"Naturally, there is concern," the Holy See's number three, Monsignor Angelo Becciu, said on the Catholic TV channel TV2000, in response to a question.

"We are builders of bridges, far less of walls, and all Christians should emphatically reaffirm this message."

Becciu noted that Pope Francis had repeatedly stressed the need "to integrate those who arrive, who come into our society, into our culture."

Trump has run into a storm of criticism since signing orders to build an anti-migrant frontier wall with Mexico and temporarily ban nationals from seven countries -- Iran, Iraq, Libya, Somalia, Sudan, Syria and Yemen -- for 90 days.

Related Article:


Wednesday, January 25, 2017

Dutch central bank takes action against trust offices post Panama Papers

DutchNews, January 25, 2017

Photo: Pbech via Wikimedia Commons

The Dutch central bank has made formal complaints about a number of trust offices in the Netherlands following the publication of the Panama Papers – millions of leaked documents about offshore entities. 

The head of the bank’s integrity division Willemieke van Gorkum told the Financieele Dagblad on Wednesday that ‘action has been taken against individual institutions’ but declined to say which trusts or how many. 

A number of Dutch banks, trust offices, notaries and tax advisors were referenced too in the leaked documents.

‘We have carried out data research on the basis of the leaked documents and taken action against individual institutions,’ she said. ‘This involves pension funds and insurance companies as well as banks and trust offices. A number of investigations are underway, in cooperation with other regulators such as the AFM.’ 

The FD says the central bank has increased its supervision of trust offices in recent years following mounting criticism of the sector.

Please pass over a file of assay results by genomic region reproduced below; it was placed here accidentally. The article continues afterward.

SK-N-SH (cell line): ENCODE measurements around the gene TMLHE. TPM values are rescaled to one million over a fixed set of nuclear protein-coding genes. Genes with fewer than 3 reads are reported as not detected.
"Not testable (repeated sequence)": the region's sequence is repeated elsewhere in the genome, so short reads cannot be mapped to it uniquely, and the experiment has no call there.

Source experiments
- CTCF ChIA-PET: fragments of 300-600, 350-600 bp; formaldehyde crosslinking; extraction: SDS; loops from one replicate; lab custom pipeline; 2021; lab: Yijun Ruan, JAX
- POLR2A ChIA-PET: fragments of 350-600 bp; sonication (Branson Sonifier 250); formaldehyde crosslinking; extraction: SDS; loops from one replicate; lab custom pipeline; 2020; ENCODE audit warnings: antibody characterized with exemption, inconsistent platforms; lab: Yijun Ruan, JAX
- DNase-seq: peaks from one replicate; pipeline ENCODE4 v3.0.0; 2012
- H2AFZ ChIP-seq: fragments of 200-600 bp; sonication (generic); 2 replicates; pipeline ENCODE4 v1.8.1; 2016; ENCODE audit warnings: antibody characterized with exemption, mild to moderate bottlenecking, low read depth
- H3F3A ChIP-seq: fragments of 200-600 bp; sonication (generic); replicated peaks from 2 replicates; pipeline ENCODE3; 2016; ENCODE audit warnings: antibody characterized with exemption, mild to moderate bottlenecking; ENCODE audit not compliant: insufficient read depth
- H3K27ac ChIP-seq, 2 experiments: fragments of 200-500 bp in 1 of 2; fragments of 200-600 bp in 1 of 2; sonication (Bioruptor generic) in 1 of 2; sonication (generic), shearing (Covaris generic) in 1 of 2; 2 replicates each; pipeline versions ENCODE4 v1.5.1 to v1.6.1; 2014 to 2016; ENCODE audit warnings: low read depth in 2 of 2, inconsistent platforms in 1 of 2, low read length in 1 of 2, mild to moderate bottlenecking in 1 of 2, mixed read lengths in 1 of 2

Trust offices in the Netherlands currently manage the affairs of 24,000 companies for their clients, but the identity of the owners is often hard to establish. 

Saturday, January 7, 2017

Four Yemenis freed from Guantanamo arrive in Saudi Arabia

Yahoo – AFP, Abdulhadi Habtoor, January 5, 2017

A former Yemeni inmate, released from the US military prison in Guantanamo
Bay, is welcomed by his family upon his arrival in Riyadh on January 5, 2017
(AFP Photo/STRINGER)

Riyadh (AFP) - Four Yemenis released from the US prison at Guantanamo Bay arrived Thursday in Saudi Arabia to a tearful reunion with relatives, after the White House rejected Donald Trump's call for a freeze on transfers.

The Pentagon confirmed the detainee transfers, and said there are now 55 inmates still being held in the military detention centre in Cuba.

In the Saudi capital, an AFP reporter saw the four prisoners after they landed at a terminal normally reserved for royals at the Riyadh international airport.

Prisoners and family members wept as they saw each other for the first time in years.

One of the released inmates, Salim Ahmed bin Kanad, told reporters he felt "born again" after seeing his relatives.

Another, Mohammed Bawazir, said he hoped to move on and forget the past.

"I want to give back to my family the 15 years I lost," he said.

Officials identified the other former prisoners as Mohammed Rajab Abu Ghanim and Abdullah Yahya al-Shalabi.

"The United States is grateful to the government of the Kingdom of Saudi Arabia for its humanitarian gesture and willingness to support ongoing US efforts to close the Guantanamo Bay detention facility," the Pentagon said.

Outgoing US President Barack Obama's pledge to close the Guantanamo Bay facility has been met with legal and political hurdles for years, and on Tuesday, his successor jumped into the fray.

"There should be no further releases from Gitmo. These are extremely dangerous people and should not be allowed back onto the battlefield," Trump tweeted.

Hours later, Obama's spokesman Josh Earnest said he would expect "additional transfers" before the Democrat hands power to Trump on January 20.

Saudi King Salman has said the four Yemenis who arrived Thursday will live in the kingdom, where they will take part in a rehabilitation and de-radicalisation programme, the interior ministry said in a statement.

The bearded ex-prisoners appeared healthy and were all dressed in two-piece Pakistani-style tunics.

One prisoner was welcomed by 21 relatives, including children, but only a handful greeted the others.

A lone woman waited for one of the inmates.

Reporters were kept in the terminal and could not see what type of aircraft had transported them.

Prisoners and family members wept as they saw each other 
for the first time in years (AFP Photo/STRINGER)

Whittling down numbers